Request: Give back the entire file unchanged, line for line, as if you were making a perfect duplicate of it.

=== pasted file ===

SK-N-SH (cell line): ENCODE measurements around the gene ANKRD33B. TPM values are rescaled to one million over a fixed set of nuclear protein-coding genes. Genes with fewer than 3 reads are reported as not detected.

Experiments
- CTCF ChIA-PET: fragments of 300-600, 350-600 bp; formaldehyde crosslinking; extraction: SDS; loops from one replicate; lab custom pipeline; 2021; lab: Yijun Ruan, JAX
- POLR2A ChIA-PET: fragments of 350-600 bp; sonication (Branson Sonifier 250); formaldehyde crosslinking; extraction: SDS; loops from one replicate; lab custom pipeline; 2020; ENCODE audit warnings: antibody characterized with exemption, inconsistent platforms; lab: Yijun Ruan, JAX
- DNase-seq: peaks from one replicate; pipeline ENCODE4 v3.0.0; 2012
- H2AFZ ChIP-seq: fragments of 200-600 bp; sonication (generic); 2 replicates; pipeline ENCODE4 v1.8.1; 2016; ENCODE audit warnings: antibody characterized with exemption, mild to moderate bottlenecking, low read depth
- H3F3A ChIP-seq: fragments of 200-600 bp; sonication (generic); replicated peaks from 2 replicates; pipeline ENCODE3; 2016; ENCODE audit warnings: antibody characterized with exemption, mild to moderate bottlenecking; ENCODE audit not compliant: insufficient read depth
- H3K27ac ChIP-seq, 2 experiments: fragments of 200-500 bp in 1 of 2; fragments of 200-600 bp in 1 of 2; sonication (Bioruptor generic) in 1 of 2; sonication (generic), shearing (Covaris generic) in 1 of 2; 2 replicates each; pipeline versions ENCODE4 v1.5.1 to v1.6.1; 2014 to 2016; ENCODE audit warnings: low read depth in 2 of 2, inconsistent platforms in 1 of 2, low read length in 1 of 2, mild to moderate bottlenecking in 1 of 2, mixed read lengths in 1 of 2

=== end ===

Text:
SK-N-SH (cell line): ENCODE measurements around the gene ANKRD33B. TPM values are rescaled to one million over a fixed set of nuclear protein-coding genes. Genes with fewer than 3 reads are reported as not detected.

Experiments
- CTCF ChIA-PET: fragments of 300-600, 350-600 bp; formaldehyde crosslinking; extraction: SDS; loops from one replicate; lab custom pipeline; 2021; lab: Yijun Ruan, JAX
- POLR2A ChIA-PET: fragments of 350-600 bp; sonication (Branson Sonifier 250); formaldehyde crosslinking; extraction: SDS; loops from one replicate; lab custom pipeline; 2020; ENCODE audit warnings: antibody characterized with exemption, inconsistent platforms; lab: Yijun Ruan, JAX
- DNase-seq: peaks from one replicate; pipeline ENCODE4 v3.0.0; 2012
- H2AFZ ChIP-seq: fragments of 200-600 bp; sonication (generic); 2 replicates; pipeline ENCODE4 v1.8.1; 2016; ENCODE audit warnings: antibody characterized with exemption, mild to moderate bottlenecking, low read depth
- H3F3A ChIP-seq: fragments of 200-600 bp; sonication (generic); replicated peaks from 2 replicates; pipeline ENCODE3; 2016; ENCODE audit warnings: antibody characterized with exemption, mild to moderate bottlenecking; ENCODE audit not compliant: insufficient read depth
- H3K27ac ChIP-seq, 2 experiments: fragments of 200-500 bp in 1 of 2; fragments of 200-600 bp in 1 of 2; sonication (Bioruptor generic) in 1 of 2; sonication (generic), shearing (Covaris generic) in 1 of 2; 2 replicates each; pipeline versions ENCODE4 v1.5.1 to v1.6.1; 2014 to 2016; ENCODE audit warnings: low read depth in 2 of 2, inconsistent platforms in 1 of 2, low read length in 1 of 2, mild to moderate bottlenecking in 1 of 2, mixed read lengths in 1 of 2